Brontide is a power trio in every sense of the term. The group centers around Tim Hancock’s looping guitars, crafting a complex latticework of riffs-on-riffs which on their first album, Sans Souci, created an eclectic, hard to define sound. Start with some Enemies-like interweaving melodies, occasionally growing into to heavy, perhaps even Kylesa-esque sludge, all the while guided by El Ten Eleven’s incisive ear for looped song construction. Then wrap all that up in one of the tightest and most judicious modern rock bassist (Nathan Fairweather) and drummer (William Bowerman) teams playing today, and you’ve got yourself something like where Brontide left us hanging. In Artery, we hear what happens when an already innovative, multi-dimensional rock trio gives themselves ample time (almost three years!) to develop and reflect on their unusual toolset and disparate influences, to mature into and beyond their previous goals. They took it slowly and conscientiously, and boy does it show.
Their follow up album lays bare what has been at the heart of Brontide this whole time, but has been too easy to miss in all the great sounding riffage – there is smart, compelling songwriting, right at the heart of everything these musicians do. It took me a good while of listening to their previous record to notice how great the songwriting is, how subtly tight the band is, and how beautifully and deceptively simple their harmonic goals could be. Less is more, after all, even in this progressive, envelope-pushing, and genre-intermingling musical playground of the Information Age. As I settled into Artery, I figured I ought to pay special attention to these more understated components, to pick out the trees while joyfully drowning in the forest. But, I am pleased to report, Brontide know themselves even better than we do, and have the wisdom to draw compositional tension from the interplay between their subtle strengths and their overwhelming ones.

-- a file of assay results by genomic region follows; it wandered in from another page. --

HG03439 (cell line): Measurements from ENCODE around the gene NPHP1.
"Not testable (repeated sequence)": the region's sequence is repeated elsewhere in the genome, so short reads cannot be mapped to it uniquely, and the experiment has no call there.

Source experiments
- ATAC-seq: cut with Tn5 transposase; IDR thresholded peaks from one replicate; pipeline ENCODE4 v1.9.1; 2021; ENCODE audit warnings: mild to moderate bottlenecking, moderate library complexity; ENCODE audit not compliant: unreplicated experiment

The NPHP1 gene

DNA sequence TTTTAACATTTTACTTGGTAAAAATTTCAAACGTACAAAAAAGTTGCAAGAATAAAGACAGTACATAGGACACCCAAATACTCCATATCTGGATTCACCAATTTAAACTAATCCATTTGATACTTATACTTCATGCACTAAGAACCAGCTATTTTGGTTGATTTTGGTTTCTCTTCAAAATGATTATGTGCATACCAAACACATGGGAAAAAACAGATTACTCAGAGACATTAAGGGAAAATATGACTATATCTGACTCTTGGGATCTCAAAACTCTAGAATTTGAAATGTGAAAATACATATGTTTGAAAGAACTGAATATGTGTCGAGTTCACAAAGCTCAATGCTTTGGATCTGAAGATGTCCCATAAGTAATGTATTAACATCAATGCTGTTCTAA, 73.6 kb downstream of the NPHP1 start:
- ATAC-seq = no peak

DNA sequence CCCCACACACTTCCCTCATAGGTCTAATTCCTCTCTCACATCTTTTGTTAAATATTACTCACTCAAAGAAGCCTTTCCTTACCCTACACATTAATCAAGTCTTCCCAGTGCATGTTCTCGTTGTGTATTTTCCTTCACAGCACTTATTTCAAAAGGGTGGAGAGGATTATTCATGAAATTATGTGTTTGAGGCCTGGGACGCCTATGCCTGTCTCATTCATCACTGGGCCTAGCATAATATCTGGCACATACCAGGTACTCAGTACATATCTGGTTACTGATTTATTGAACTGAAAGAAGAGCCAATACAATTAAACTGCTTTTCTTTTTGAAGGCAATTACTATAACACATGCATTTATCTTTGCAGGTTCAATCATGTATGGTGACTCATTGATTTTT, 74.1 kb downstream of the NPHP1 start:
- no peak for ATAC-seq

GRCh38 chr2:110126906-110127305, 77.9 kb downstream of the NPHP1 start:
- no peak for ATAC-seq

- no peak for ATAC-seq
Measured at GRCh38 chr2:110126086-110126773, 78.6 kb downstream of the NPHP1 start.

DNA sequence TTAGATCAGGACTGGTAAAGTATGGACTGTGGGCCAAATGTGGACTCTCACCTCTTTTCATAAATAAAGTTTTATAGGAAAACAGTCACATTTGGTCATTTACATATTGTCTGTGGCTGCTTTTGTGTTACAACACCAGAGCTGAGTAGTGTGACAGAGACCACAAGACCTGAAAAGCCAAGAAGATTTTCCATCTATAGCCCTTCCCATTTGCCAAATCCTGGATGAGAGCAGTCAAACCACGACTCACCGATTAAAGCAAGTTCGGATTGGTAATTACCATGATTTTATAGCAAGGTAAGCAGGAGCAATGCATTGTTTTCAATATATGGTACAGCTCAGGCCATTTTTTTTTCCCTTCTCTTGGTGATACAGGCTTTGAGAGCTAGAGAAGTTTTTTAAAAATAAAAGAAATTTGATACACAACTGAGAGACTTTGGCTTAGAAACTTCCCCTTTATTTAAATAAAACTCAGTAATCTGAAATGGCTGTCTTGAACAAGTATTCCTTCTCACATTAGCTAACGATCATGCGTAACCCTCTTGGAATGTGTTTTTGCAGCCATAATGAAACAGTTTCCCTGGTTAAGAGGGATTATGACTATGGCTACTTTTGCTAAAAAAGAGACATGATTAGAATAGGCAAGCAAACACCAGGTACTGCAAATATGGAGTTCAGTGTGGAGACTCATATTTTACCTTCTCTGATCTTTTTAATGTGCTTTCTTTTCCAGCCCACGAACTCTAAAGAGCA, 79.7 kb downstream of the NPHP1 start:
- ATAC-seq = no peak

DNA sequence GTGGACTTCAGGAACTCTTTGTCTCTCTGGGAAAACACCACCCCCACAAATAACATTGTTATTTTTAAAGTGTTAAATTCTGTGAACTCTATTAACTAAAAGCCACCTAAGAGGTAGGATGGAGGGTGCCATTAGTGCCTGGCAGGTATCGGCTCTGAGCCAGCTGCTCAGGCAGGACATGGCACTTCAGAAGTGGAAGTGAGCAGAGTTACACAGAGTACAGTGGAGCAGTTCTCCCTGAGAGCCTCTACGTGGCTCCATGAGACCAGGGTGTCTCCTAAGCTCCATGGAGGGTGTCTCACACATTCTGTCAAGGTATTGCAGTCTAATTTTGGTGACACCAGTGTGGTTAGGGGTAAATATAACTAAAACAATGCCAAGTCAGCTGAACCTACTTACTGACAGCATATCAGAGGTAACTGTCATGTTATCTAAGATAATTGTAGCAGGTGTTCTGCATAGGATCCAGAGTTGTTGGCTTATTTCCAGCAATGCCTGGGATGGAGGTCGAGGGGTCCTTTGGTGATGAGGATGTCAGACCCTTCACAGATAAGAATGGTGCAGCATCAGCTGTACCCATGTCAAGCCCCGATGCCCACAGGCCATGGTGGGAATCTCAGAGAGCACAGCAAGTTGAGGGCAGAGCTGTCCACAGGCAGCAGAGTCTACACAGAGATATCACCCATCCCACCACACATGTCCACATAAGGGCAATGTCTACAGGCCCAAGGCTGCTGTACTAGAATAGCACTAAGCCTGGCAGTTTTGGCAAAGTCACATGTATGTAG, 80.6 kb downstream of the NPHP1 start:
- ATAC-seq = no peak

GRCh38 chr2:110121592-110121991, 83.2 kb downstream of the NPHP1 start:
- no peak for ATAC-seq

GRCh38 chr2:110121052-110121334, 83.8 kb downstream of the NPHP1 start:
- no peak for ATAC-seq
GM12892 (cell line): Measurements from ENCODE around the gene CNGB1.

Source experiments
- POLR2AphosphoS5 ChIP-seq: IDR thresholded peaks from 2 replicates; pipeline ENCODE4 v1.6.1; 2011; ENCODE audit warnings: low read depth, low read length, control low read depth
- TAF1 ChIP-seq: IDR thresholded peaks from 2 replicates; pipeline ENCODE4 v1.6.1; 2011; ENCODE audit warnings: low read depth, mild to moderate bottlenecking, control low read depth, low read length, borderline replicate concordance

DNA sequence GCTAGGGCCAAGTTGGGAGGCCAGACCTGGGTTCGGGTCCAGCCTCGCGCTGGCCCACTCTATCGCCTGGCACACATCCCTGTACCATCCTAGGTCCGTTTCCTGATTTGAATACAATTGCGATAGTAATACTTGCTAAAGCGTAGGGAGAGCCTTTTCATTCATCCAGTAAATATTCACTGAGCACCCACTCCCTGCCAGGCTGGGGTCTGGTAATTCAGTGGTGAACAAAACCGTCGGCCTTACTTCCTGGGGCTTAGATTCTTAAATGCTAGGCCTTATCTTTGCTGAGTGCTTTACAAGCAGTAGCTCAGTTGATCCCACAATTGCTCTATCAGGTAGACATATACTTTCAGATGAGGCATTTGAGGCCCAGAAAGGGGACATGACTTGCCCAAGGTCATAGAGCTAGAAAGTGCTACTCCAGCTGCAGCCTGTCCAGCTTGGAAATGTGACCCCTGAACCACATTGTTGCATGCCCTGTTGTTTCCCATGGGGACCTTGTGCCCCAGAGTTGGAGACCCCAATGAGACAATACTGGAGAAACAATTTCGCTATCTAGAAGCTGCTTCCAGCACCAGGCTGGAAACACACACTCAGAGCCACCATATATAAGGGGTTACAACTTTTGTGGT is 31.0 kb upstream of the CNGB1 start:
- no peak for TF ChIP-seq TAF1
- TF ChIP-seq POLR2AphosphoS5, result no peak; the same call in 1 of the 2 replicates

Artery continually surprises and deceives, alternately paying off with moments of relatively unadorned beauty when we’re expecting a driving hook, pounding out heavy Mastodon-style climaxes just as you’ve given up hoping for something bestial, and treading confidently through previously unexplored electronic and post-rock textures to string it all together. Each song occupies different, complementary spaces, creating a wide sense of self-exploration and experimentation across this carefully conceived and executed album. Refreshing, invigorating and beautiful, Artery is out on June 30th, and has absolutely been worth the wait.
Instrumental, post rock, math rock, hardcore, looping, progressive, heavy effects, sludge
Sounds A Tad Like
Russian Circles, El Ten Eleven, Kylesa, Enemies